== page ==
Chris Dunn is a Member of Epstein Becker Green in the firm’s Nashville office. He counsels health care owners and developers on all aspects of construction projects, from the creation of custom design and construction agreements to creative and efficient dispute resolution. Chris is a fellow in the American College of Construction Lawyers and Chambers Tier One rated within Tennessee.
What are the trends in the Nashville area in healthcare construction? (Office space and worker return issues, major facilities, ancillary facilities like labs research centers and the growing pharmaceutical industry.)
The trends in Nashville area healthcare construction mirror those we see nationally with providers facing a triple threat of adversity; specifically, labor shortages, supply chain disarray, and interest rate increases.
Healthcare construction costs surged between November 2020 and 2021 by twelve percent. In the succeeding year (2022) healthcare construction costs escalated to eighteen percent. Fortunately, while the rate of increased prices continues, the rate of inflation seems to be settling into more of a three to five percent range. The bottom line is that over most of the last three years projects have been much, much more expensive and taken longer to complete and that chilled development in a period where revenue was not growing for most providers. I do think change is on the horizon though.
What kind of growth do you see in the next five years in healthcare construction in Nashville?
I think the Nashville region will see growth in these facility types too. Our population growth will demand it. Nashville’s has a distinct advantage apart from being so central, which is that it’s significant access to water, which will help it avoid limitations like you see now in Phoenix or will likely see in Salt Lake City.
What challenges to construction are contractors and owners facing and how are they navigating them?
There are two (2) very imposing challenges that owners and their prime contractors face right now – both at a level that is unprecedented in most people’s careers.
First, there is an acute shortage of skilled trades in the U.S., especially electricians, plumbers, and carpenters.
Second, lead times for critical equipment used in health care construction are brutal right now. For example, generators can take fifty-two to one hundred plus (52-100 +) weeks; electrical switch gear sixty plus (60 +) weeks and other major HVAC units anywhere from twenty-six to fifty-two plus (26-52 +) weeks.
While most healthcare providers were familiar with the pre-2020 challenges to development, construction in the US has changed drastically in the last three (3) years. As a result, construction agreements and their negotiations more important than ever – providers who are on autopilot and aren’t adapting will be a disadvantage and get less for their design and construction investments.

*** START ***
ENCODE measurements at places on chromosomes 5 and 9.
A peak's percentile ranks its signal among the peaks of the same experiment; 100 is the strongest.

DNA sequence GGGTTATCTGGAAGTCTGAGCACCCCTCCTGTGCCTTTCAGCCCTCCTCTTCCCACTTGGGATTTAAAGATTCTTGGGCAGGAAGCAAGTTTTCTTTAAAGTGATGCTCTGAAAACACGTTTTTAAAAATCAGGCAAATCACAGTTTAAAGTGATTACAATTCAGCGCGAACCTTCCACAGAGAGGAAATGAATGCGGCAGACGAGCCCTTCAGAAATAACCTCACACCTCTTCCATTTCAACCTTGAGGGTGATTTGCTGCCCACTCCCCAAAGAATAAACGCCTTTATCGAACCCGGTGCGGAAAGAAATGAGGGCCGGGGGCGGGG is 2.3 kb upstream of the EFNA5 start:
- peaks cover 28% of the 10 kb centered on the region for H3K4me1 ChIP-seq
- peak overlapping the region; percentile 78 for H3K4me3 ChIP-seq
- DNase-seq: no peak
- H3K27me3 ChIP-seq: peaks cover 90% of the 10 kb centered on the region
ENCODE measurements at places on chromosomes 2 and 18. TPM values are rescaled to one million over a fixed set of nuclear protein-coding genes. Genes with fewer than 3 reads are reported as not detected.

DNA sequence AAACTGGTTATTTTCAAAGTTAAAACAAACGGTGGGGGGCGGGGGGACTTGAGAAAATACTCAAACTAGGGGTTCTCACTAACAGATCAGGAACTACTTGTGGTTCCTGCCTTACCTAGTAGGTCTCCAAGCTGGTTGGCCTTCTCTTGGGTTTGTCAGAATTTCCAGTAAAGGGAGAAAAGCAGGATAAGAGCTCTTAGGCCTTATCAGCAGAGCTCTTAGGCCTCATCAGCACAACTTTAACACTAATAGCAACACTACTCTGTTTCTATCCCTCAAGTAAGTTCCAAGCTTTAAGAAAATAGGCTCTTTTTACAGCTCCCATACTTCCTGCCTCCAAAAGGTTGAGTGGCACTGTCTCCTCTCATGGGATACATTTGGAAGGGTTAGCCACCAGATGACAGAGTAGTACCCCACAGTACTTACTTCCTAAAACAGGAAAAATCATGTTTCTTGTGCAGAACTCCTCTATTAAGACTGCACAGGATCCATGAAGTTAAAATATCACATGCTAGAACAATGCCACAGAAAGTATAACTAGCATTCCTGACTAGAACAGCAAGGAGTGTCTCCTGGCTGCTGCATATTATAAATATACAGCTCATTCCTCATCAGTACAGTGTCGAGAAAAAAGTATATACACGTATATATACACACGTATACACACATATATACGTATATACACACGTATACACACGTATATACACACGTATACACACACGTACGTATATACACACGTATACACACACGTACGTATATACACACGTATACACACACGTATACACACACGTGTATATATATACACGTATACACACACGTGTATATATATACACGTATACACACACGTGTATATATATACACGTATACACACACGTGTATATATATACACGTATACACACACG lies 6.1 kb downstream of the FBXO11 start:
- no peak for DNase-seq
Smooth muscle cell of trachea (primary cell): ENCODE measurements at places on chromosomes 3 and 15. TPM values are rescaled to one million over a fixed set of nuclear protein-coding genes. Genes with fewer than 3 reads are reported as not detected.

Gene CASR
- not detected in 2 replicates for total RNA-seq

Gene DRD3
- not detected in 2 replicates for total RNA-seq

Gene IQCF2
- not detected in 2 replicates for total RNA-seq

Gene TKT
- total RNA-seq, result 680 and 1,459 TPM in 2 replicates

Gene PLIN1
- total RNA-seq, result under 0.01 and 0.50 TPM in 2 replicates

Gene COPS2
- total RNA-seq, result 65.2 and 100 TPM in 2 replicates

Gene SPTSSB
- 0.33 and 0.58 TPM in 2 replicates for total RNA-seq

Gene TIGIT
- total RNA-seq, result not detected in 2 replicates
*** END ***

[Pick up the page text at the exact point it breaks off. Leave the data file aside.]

What recent lawsuits are having significant impacts on the business of healthcare construction and what should owner/executives look out for?
Historically, I personally believe that it is very common for courts to take more of an industry sided approach in their decision-making during periods of economic challenges. Contractors or subcontractors, particularly who are involved in payment disputes, tend to see these benefits to the detriment of owners or developers of real estate. There have been cases in the last twenty-four (24) months nationally that fit this mold. But apart from this shift, there are some legislative trends that present challenges for providers.
For example, Colorado has legislation that’s been enacted to greatly restrict the damages an owner of real estate could pursue if there are serious defects on their projects. The impact on providers is inherently unfair. Specifically, the legislation the ability for an owner to pursue losses of use it may suffer in the wake of a pervasive defect. Another example, closer to home occurred this Spring in Florida where the legislature reduced the period in which claims could be brought under their statute of repose from ten years to seven years. This is a significant reduction when you factor that a health care facility will easily have life spans in the thirty to fifty (30-50) year range.
Epstein Becker Green’s (EBG) Healthcare Construction Group recently held a conference in Nashville. What were some of the main takeaways that providers found most valuable?
Yes, we held the conference to offer healthcare providers a unique environment where they could meet and connect as peers without the sales pressure they see at other events with designers and contractors vying for their attention.
We talked a great deal about the most up to date material and labor cost assessments, points of emphasis in 2023 from the Joint Commission, discussed the 2022 Facility Guideline Institutes editions, and got the latest on pre-fabricated construction and AI from a Nashville area hospital company, and also had an excellent segment on constructing and operating energy efficient hospitals from another publicly traded hospital company in the region.
Another major takeaway focused on the need to ensure that providers were getting very good guidance on reimbursement in building their business cases for their facilities before and during early design phases. Assumptions made about a reimbursement – either through a private insurance or a CMS-based source — are too often ill-informed. When business cases involve issues like site selection, grandfathering status with CMS, and the boundaries of campus expansion, there are many factors that can be disruptive to reimbursement. Savvy providers are beginning to see this and making sure that their designers get great input on the legalities of reimbursement – before programming and the design process get too far down the tracks. Truly, ounce of prevention, pound of cure stuff.